9. BATA members strongly support the Bill’s grant of a right of appeal to airlines against CAA decisions. We have worked closely with the DfT and CAA to ensure the removal of any risk of frivolous or vexatious appeals, which some have argued would be inevitable if airlines were allowed the same right as airports have, and we are grateful for this inclusion in the Bill. However, we remain concerned that the six-week period for appeals to the Competition Commission may not be sufficient in all circumstances. Any decision to launch an appeal is complex and not to be taken lightly. In addition to internal approval processes, an appeal may require additional research by external advisers which can be time-consuming. We believe the Competition Commission should be granted the flexibility to extend the six-week period if it thinks this is appropriate.

CAA Efficiency

10. We find it odd that the Bill contains no requirement for the CAA to be efficient, a concern which the House of Commons Transport Committee shared. "Who regulates the regulator" is a perennial problem, exacerbated here by the fact that, unlike other regulators, the CAA is not subject to oversight by the National Audit Office. As a monopoly provider, the CAA does not have to react to competitive pressure, and current consultation procedures, on charges for example, have been shown to be less than fully effective. We believe the CAA should have an explicit efficiency duty and/or an independent external body should be appointed to ensure that it operates as efficiently as possible in the interests of consumers.

Secretary of State Guidance

11. The Bill grants the Secretary of State wide-ranging powers to issue Guidance to the CAA. Given the responsibilities which the CAA has, it is not immediately obvious why the Government powers need to be so extensive. In any case, we would urge that the Secretary of State should be required to consult stakeholders in advance of issuing Guidance, other than in exceptional circumstances, in order to ensure adequate transparency. The DfT has told us that normally the Secretary of State would indeed consult, in which case what would be lost from including such a requirement in the Act?

Civil Penalties

12. The Bill also gives the CAA wide-ranging powers to impose civil penalties for breaches of regulations. This should be acceptable in principle, as long as the penalties are seen as an option of last resort. It is important, therefore, that there are adequate safeguards against the disproportionate use of such powers which would threaten the current constructive relationship between the industry and the CAA which benefits everyone. The advantages of a non-confrontational approach are particularly evident in the area of safety regulation, where open discussion of problems and issues has contributed to the UK’s excellent air safety record. Every effort should be made to minimise the risk that the CAA will use its powers inappropriately, perhaps at some time in the future.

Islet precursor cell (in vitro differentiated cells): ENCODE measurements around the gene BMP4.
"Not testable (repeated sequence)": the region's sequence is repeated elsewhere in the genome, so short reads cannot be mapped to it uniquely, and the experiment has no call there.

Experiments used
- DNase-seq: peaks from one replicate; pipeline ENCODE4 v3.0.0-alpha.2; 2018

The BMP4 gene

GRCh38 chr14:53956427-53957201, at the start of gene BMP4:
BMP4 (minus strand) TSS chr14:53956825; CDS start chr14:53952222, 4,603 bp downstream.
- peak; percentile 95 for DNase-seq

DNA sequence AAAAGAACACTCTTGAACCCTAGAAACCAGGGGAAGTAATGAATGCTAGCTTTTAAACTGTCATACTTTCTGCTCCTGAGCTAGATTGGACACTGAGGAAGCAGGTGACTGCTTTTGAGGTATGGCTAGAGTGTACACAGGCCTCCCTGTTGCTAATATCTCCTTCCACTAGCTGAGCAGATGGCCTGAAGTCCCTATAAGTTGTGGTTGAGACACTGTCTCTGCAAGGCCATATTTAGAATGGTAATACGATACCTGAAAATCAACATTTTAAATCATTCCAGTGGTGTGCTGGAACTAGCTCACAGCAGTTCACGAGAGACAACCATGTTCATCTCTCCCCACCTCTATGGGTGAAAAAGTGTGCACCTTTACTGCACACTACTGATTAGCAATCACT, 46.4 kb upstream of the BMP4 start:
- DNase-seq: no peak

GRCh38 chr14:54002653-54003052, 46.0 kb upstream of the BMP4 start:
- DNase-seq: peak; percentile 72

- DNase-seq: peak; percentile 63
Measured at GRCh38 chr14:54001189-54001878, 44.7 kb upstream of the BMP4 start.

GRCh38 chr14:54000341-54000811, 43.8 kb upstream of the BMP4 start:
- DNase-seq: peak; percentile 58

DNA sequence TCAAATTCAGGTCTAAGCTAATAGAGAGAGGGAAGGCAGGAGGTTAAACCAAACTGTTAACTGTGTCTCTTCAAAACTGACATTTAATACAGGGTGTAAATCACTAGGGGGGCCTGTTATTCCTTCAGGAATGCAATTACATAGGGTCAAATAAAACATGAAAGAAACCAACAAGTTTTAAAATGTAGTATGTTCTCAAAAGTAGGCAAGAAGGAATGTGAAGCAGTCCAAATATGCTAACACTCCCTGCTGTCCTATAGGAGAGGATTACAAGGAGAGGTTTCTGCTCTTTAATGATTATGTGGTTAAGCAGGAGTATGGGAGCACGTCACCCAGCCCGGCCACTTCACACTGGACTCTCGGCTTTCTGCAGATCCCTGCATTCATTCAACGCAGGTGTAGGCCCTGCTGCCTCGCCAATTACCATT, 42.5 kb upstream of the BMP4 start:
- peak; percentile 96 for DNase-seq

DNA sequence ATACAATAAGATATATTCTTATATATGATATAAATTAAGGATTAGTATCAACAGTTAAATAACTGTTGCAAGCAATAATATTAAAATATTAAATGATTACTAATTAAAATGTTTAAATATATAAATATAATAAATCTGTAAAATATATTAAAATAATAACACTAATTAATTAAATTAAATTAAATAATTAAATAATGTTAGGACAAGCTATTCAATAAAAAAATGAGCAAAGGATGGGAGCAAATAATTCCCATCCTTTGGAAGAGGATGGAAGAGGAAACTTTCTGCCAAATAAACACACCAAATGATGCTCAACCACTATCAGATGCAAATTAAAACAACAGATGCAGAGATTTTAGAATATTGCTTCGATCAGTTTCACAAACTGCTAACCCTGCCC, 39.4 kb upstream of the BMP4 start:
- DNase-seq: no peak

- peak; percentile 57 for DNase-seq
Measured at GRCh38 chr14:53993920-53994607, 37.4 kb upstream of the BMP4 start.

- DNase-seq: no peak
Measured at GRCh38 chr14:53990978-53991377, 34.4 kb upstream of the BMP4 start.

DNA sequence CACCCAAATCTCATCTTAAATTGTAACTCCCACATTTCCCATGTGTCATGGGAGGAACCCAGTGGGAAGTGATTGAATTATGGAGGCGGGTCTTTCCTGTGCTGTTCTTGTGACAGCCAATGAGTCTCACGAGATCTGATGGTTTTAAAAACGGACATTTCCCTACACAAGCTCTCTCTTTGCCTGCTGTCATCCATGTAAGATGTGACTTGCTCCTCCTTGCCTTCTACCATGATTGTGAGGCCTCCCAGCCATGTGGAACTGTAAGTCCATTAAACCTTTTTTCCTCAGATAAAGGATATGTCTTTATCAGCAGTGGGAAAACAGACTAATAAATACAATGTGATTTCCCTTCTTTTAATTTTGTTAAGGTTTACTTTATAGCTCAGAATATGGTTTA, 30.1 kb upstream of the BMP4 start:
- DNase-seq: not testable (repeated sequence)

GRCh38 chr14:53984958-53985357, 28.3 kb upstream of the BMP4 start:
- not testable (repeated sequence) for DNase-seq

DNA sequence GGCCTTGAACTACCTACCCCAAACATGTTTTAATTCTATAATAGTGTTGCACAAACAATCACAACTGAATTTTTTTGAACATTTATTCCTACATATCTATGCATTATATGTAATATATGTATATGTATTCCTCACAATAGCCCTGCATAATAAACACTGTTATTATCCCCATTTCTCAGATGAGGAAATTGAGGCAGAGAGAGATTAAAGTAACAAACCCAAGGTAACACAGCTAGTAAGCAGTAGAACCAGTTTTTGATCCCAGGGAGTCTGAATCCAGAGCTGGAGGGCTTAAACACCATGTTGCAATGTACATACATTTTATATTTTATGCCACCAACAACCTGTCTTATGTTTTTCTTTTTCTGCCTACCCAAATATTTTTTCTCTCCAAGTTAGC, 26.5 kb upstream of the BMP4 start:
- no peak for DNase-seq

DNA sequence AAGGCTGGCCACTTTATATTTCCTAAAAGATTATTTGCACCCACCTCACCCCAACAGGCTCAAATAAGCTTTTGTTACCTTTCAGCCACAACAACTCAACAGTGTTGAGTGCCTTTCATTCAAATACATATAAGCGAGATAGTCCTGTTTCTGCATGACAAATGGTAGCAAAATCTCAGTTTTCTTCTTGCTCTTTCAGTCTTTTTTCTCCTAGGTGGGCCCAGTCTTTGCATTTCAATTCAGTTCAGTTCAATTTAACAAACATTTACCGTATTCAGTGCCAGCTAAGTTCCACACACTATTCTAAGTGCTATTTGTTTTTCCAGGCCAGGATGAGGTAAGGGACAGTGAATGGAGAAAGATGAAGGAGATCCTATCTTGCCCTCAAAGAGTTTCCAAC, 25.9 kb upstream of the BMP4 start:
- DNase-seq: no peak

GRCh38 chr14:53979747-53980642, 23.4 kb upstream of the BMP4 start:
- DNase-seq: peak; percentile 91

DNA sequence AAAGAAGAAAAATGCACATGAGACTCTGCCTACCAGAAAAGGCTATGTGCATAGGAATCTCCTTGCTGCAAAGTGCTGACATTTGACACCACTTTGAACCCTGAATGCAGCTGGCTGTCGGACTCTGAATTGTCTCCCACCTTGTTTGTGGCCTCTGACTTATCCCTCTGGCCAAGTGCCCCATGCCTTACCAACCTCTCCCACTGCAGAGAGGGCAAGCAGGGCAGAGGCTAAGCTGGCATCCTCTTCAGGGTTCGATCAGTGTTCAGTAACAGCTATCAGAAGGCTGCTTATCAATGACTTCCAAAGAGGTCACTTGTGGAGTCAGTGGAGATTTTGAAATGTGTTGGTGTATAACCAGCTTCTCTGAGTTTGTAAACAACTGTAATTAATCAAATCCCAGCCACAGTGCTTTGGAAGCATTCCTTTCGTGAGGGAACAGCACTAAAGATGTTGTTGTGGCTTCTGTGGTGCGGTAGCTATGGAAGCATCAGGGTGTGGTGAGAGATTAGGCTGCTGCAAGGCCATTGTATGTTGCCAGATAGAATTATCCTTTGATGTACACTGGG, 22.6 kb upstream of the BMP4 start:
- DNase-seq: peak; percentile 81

Information Gathering Powers

13. The Transport Committee drew attention to the extent of the powers provided in the Bill for the CAA to collect and publish additional information. We share the Committee’s concern that these powers are too wide and risk imposing a disproportionate burden on the industry. The CAA should be required to demonstrate that there has been a market failure before engaging in compulsory data collection. We are also concerned about the protection of commercially sensitive information.

Security

14. Finally, the Bill provides for the transfer of certain security regulation powers from the Government to the CAA. BATA members have campaigned for some time for UK security regulation to follow the approach being adopted in safety regulation, the so-called "outcome- focused risk-based" (OFRB) approach. We welcome the fact that the Government has indicated its support for such a change and believe that the CAA is probably in a better position to implement it than a government department. In addition, there is significant room for improvement in the efficiency of security regulation while maintaining current high standards. The CAA may be better able to achieve efficiencies, especially if it has a specific efficiency duty.

15. However, two aspects of the Government’s proposals are of concern to us. The first is the fact that substantial costs will be transferred from the DfT to the aviation industry. We understand and accept the "user should pay" principle, but it is by no means clear that the costs of preventing terrorists attacks against the State should not be borne by the State, as they are for other transport modes. Secondly, we are disappointed at the lack of clarity about the transfer of responsibilities to the CAA, again a point made by the Transport Committee. It is important that no such transfer should be made until everyone involved, including industry stakeholders, is satisfied that any new regime will work effectively. This is too important an area of national policy for there to be any lack of clarity about objectives and means.

Conclusion

16. The member airlines of BATA are grateful for the opportunity to make this submission on the Civil Aviation Bill. The current economic regulatory system for UK airports has become out-dated. The proposed reform, therefore, is necessary and welcome. We are broadly supportive of the legislation, but believe that the suggested amendments listed in this note would result in a Bill more likely to meet its key objectives.

February 2012

Prepared 22nd February 2012